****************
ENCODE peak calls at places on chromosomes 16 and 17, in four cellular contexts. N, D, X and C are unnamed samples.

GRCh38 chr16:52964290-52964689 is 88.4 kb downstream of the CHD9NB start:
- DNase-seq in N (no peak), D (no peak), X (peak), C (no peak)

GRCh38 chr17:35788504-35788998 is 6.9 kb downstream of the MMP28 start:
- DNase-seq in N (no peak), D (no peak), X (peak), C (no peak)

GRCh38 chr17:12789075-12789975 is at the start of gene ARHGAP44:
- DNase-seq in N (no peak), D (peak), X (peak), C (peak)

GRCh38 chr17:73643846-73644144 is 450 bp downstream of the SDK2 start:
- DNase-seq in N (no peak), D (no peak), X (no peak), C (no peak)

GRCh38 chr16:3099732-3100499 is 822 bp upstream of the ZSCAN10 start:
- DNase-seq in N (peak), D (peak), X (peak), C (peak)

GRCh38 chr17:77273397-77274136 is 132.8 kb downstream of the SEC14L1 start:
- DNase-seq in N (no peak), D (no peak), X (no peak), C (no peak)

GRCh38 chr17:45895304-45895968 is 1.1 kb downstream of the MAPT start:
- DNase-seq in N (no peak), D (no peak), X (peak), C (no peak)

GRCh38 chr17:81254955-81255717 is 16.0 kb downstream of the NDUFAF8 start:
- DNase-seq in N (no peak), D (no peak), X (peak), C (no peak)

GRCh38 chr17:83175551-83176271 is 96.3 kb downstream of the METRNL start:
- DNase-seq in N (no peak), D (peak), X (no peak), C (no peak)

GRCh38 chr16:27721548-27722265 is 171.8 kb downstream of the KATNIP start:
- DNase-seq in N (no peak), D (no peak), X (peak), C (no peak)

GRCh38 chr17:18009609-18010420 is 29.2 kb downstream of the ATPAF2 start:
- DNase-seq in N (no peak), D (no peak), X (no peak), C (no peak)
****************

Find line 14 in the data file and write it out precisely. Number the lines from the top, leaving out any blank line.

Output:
GRCh38 chr17:45895304-45895968 is 1.1 kb downstream of the MAPT start: